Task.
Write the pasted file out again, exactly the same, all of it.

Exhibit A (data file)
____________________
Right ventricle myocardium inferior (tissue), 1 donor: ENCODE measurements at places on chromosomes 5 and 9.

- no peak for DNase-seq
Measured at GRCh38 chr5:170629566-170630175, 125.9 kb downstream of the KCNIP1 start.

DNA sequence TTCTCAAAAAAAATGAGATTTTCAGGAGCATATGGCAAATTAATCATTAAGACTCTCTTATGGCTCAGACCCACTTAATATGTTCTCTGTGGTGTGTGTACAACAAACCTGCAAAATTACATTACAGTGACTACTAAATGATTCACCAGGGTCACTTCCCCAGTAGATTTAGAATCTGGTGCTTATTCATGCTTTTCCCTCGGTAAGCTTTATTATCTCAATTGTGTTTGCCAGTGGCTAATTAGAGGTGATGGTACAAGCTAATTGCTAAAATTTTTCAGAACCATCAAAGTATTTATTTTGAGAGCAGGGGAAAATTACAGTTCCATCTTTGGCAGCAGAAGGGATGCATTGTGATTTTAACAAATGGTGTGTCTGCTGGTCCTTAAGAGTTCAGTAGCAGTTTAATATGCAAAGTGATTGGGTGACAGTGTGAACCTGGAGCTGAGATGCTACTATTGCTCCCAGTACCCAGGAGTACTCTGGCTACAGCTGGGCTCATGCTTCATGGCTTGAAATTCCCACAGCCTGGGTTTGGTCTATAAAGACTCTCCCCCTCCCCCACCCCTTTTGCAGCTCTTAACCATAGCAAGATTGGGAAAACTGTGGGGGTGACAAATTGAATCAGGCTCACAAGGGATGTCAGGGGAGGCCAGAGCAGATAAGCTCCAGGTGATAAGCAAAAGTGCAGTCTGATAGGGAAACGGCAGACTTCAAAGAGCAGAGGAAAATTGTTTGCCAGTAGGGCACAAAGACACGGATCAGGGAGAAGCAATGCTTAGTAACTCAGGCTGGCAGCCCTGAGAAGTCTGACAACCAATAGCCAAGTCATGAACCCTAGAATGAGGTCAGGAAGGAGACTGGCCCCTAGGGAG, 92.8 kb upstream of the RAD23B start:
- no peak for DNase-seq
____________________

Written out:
Right ventricle myocardium inferior (tissue), 1 donor: ENCODE measurements at places on chromosomes 5 and 9.

- no peak for DNase-seq
Measured at GRCh38 chr5:170629566-170630175, 125.9 kb downstream of the KCNIP1 start.

DNA sequence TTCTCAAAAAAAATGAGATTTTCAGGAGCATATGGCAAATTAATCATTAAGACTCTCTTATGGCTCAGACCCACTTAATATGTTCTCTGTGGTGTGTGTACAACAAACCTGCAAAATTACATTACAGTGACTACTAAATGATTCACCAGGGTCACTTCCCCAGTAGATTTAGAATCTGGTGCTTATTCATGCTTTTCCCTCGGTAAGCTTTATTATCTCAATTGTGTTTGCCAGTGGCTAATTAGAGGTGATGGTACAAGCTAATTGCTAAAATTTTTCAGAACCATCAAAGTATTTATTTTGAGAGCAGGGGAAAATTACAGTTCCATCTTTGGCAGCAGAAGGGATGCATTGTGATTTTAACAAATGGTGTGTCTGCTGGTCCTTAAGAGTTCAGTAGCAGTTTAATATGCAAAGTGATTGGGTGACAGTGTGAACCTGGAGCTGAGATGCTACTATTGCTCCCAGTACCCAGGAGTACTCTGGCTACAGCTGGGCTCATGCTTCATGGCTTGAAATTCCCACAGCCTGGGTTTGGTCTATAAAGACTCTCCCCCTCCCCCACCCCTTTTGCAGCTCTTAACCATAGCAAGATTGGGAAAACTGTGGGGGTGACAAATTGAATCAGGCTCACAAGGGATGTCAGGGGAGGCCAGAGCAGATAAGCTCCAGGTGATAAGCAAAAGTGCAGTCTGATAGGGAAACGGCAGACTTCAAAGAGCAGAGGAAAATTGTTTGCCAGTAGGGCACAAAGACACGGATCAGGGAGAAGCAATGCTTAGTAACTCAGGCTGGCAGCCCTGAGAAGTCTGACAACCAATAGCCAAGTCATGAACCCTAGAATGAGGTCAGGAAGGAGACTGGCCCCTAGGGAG, 92.8 kb upstream of the RAD23B start:
- no peak for DNase-seq